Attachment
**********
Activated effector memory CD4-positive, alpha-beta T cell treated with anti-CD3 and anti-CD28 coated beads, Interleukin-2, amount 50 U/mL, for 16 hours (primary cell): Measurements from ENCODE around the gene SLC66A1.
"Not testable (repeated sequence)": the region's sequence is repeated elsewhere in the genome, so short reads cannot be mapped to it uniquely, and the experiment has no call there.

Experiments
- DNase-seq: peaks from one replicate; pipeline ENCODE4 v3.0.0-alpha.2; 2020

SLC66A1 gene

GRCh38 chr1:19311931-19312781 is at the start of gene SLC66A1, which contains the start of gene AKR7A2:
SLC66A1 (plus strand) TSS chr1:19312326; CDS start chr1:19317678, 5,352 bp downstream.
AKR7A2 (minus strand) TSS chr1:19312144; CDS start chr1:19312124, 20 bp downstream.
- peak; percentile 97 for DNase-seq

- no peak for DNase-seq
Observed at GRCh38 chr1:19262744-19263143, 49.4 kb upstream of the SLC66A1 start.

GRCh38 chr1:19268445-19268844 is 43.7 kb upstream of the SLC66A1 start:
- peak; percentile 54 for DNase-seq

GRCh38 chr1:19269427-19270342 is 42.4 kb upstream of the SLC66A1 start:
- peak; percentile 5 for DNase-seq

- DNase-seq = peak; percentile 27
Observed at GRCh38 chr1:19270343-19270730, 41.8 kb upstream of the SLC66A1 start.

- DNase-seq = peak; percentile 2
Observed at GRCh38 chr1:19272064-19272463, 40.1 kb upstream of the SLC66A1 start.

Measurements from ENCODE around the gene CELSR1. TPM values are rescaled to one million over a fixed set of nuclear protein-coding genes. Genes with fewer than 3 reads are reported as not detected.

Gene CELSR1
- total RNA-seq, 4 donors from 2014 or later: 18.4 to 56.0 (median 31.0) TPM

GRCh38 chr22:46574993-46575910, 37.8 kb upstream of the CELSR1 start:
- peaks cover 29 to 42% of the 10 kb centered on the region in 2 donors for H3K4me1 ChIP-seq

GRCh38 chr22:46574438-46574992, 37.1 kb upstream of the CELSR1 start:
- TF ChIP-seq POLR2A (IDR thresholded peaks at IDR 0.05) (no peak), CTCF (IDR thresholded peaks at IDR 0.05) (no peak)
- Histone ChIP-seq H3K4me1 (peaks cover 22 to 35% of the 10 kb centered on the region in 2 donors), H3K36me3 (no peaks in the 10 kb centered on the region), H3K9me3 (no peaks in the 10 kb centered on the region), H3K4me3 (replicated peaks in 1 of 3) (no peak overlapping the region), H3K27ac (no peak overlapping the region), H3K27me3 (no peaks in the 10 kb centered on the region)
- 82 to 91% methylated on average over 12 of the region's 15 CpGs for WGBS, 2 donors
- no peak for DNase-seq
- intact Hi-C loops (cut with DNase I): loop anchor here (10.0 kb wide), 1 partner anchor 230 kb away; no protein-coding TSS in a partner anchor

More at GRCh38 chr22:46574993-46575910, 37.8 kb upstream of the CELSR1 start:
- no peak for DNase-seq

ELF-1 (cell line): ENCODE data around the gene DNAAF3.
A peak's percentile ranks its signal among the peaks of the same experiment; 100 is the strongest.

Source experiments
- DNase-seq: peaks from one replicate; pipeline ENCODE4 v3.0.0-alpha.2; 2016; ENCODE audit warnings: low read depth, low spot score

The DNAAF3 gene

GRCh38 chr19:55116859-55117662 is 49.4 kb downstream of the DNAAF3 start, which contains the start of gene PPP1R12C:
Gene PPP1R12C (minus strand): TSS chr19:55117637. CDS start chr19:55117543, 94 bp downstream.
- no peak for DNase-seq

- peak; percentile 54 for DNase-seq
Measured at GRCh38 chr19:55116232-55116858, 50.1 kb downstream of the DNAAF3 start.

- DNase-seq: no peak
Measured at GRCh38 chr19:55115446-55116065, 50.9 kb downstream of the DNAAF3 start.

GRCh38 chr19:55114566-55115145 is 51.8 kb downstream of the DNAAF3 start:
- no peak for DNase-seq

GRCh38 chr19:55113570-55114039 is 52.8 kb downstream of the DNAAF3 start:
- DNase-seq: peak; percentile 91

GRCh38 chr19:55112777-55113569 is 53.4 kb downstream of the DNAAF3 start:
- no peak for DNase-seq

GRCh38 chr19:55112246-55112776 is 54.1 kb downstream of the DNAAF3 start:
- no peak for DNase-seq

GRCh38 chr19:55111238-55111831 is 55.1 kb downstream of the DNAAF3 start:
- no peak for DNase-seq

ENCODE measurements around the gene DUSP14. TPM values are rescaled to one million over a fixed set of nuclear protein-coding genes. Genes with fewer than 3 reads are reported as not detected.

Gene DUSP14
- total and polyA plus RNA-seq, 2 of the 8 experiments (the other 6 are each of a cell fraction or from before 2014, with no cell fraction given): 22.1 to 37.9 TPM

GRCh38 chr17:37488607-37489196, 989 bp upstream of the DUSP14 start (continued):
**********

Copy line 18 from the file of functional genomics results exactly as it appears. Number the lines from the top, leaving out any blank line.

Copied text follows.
- DNase-seq = peak; percentile 2